Thursday, 11 July 2019 10:22

IBM favours law to make online platforms liable for content

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IBM favours law to make online platforms liable for content Image by Fathromi Ramdlon from Pixabay

Tech giant IBM has said it favours changes to section 230 of the Communications Decency Act to make Internet companies accountable for content that their users post on their platforms.

In a blog post on Wednesday, Ryan Hagemann, the company's Government and Regulatory Affairs Technology Policy executive, said IBM would back "reasonable, considered measures to regulate online activities that are clearly illegal".

He said that meant taking a look at Section 230, which right now prevented any provider of an "interactive computer service" from liability for any action that occurred on that platform, irrespective of whether the provider turned a blind eye to the illegal activity or not.

"Courts have found companies that knowingly host illegal content to be exempt from legal liability based on the broad protection that CDA 230 provides," Hagemann said.

"But a measure designed nearly a quarter-century ago to foster an infant Internet needs to keep pace with the enormous social, economic, and even political power that the online world today commands."

In March last year, the US passed a law to crack down on the spread of online content that facilitated trafficking children for sexual exploitation.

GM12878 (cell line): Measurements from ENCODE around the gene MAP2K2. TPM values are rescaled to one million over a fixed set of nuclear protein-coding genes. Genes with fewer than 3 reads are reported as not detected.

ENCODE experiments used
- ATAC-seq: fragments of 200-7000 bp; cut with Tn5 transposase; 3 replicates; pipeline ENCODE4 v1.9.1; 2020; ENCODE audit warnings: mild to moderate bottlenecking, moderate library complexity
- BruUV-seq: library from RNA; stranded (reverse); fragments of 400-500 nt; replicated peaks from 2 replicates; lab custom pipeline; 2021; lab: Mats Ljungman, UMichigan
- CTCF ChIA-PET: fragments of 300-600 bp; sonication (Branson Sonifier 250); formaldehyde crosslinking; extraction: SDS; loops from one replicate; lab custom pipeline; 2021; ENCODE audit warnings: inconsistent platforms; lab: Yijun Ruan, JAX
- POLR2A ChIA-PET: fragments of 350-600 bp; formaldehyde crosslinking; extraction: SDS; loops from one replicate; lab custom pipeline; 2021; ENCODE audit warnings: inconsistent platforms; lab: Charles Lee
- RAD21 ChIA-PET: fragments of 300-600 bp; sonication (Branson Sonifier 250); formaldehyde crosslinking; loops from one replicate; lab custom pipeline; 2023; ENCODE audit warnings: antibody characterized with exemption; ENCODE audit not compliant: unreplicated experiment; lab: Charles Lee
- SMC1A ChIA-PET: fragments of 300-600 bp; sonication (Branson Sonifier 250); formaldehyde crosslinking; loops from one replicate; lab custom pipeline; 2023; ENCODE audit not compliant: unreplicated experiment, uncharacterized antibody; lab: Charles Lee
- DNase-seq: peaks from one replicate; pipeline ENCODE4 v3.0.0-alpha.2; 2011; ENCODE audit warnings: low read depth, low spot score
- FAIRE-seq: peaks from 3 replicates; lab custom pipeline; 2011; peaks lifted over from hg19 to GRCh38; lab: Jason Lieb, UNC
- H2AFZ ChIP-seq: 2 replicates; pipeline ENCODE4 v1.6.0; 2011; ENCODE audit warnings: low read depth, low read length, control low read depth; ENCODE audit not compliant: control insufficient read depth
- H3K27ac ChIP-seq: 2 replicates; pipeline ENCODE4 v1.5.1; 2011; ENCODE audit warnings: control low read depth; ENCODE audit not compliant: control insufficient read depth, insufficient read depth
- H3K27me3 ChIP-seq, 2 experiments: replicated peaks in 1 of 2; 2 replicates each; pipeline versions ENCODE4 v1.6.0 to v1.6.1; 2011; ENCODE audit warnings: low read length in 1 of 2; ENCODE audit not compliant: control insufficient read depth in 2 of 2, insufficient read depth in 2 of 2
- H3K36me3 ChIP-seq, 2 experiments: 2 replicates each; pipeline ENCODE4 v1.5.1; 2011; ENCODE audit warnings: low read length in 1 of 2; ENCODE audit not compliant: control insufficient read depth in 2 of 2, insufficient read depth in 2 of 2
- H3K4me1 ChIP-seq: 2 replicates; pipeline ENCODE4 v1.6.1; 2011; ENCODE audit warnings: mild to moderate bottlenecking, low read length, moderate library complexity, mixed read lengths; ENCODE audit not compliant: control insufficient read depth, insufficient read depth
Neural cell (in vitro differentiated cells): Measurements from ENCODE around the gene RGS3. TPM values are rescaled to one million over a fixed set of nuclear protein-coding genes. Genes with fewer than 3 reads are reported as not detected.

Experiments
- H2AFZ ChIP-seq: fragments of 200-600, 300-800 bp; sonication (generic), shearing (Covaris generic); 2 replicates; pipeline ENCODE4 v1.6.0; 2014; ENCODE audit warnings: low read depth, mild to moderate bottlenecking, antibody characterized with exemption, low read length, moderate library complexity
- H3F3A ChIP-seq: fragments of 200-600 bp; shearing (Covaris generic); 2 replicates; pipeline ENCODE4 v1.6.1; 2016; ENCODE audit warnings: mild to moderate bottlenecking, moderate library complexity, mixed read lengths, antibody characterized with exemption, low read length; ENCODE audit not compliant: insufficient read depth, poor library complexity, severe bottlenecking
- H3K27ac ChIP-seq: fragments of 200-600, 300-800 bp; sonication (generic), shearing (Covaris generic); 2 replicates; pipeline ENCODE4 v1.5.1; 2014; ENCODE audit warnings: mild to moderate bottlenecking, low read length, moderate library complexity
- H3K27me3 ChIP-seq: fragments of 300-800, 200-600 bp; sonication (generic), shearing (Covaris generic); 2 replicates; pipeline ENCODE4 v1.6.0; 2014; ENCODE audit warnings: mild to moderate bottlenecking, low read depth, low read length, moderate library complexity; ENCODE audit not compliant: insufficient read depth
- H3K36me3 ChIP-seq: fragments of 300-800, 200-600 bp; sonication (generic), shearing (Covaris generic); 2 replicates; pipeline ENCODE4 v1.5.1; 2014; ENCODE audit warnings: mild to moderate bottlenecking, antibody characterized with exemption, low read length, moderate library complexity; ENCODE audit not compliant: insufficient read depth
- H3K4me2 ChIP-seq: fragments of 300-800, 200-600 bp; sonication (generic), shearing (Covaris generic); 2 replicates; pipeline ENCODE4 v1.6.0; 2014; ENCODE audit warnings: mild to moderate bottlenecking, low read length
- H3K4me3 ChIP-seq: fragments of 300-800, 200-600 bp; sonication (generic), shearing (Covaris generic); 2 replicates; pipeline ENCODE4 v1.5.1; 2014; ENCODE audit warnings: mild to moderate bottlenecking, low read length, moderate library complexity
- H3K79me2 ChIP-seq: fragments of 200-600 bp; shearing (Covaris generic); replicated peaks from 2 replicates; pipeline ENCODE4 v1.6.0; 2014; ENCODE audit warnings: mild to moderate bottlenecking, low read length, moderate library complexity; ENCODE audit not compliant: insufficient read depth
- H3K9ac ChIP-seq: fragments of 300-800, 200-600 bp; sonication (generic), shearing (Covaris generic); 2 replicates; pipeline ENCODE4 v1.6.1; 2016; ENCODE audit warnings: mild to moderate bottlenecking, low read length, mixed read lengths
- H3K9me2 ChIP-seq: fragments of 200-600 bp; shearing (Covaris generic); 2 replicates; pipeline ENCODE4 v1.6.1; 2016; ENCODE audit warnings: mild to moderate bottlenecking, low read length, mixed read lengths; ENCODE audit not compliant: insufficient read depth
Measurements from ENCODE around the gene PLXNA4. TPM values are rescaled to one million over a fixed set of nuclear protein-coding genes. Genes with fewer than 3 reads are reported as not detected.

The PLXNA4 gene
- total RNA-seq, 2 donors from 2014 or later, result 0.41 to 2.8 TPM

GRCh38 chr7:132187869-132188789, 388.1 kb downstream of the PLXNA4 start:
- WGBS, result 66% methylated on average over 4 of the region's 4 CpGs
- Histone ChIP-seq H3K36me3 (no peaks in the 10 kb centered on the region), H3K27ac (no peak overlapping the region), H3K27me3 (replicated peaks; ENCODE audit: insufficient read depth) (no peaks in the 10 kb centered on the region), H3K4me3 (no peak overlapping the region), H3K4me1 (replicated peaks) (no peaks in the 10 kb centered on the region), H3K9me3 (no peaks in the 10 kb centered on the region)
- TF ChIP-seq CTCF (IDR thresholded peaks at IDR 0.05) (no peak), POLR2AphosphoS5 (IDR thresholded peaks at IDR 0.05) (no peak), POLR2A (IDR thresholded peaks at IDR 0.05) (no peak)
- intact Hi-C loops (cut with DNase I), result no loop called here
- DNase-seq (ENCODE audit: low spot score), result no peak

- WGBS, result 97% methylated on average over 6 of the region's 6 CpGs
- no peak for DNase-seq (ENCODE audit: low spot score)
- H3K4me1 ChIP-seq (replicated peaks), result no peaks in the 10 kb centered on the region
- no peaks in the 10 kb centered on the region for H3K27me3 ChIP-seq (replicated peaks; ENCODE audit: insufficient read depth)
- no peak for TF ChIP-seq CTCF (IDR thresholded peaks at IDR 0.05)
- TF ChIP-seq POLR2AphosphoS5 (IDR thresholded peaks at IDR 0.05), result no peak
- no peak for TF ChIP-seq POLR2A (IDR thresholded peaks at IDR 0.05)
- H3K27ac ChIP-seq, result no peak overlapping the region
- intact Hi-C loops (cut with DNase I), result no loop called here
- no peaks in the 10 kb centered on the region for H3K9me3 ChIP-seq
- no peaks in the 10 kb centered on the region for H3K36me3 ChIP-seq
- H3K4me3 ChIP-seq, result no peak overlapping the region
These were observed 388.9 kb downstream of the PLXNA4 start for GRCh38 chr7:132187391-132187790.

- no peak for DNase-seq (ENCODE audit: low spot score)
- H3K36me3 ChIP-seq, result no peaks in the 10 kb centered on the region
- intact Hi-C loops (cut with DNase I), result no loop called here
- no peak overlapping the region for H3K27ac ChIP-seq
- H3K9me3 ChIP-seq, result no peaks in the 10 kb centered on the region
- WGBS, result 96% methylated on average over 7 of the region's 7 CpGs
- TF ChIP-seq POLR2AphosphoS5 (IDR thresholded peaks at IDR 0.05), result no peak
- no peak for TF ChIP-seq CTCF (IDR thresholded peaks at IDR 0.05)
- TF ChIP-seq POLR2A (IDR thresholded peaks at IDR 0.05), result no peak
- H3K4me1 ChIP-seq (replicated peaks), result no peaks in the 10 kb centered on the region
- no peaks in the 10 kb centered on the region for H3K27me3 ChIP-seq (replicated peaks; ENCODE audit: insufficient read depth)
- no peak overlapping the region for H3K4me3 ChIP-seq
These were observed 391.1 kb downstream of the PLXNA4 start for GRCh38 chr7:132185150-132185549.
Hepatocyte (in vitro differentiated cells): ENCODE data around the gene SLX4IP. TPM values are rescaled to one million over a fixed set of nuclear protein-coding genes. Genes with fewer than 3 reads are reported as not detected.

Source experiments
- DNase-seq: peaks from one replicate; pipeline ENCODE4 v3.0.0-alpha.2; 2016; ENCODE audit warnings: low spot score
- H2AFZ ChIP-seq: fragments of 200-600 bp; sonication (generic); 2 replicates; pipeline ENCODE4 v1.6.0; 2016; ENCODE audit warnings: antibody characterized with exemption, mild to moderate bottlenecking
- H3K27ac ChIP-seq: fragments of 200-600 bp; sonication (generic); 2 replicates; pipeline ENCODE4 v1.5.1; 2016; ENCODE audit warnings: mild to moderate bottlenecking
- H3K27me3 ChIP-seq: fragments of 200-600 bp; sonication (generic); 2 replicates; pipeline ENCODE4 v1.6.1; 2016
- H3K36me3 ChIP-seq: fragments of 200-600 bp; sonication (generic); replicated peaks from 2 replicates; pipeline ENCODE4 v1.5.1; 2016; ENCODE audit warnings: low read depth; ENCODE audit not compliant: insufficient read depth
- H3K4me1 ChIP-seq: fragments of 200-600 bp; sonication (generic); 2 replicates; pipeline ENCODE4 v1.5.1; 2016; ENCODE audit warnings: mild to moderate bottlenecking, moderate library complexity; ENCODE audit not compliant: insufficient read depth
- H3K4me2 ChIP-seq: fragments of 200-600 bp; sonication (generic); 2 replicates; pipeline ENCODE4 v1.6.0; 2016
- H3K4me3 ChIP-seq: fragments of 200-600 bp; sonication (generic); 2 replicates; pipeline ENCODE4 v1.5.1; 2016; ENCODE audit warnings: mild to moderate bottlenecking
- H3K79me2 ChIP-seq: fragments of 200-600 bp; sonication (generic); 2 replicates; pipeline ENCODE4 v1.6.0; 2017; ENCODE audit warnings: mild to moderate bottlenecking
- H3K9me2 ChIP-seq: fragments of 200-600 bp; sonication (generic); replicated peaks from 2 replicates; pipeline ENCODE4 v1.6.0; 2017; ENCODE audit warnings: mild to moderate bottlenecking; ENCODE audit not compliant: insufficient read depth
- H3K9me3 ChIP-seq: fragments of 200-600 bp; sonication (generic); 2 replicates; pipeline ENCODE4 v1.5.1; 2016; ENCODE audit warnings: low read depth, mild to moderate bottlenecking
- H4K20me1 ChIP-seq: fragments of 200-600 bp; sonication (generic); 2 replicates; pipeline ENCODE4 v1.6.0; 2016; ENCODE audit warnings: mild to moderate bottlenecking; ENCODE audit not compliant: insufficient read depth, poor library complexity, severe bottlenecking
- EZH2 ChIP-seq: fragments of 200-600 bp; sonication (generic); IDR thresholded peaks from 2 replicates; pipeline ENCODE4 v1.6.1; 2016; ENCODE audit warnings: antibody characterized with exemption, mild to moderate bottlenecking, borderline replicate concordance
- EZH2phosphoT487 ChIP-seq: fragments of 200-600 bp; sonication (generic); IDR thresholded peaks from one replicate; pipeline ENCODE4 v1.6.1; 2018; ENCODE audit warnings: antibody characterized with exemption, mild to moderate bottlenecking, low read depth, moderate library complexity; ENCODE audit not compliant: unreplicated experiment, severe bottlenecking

IBM said instead of exempting all platforms from liability, any exemption should be conditional on companies adopting a standard of "reasonable care" and acting and adopting preventive measures to curb illegal use of their service.

"The 'reasonable care' standard would provide strong incentives for companies to limit illegal and illicit behaviour online, while also being flexible enough to promote continued online innovation and fairly easy adaptation to different online business models," Hagemann said.

The approach of having precision regulation meant requirements or liability should be focused on those in a position to do something about illegal online content.

"The reasonable care standard should apply precisely and narrowly: to 'providers' of interactive computer services that not only host information but also make that information available to the public and have the technical means, practical ability, and the right to moderate content," Hagemann said.

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Sam Varghese has been writing for iTWire since 2006, a year after the site came into existence. For nearly a decade thereafter, he wrote mostly about free and open source software, based on his own use of this genre of software. Since May 2016, he has been writing across many areas of technology. He has been a journalist for nearly 40 years in India (Indian Express and Deccan Herald), the UAE (Khaleej Times) and Australia (Daily Commercial News (now defunct) and The Age). His personal blog is titled Irregular Expression.

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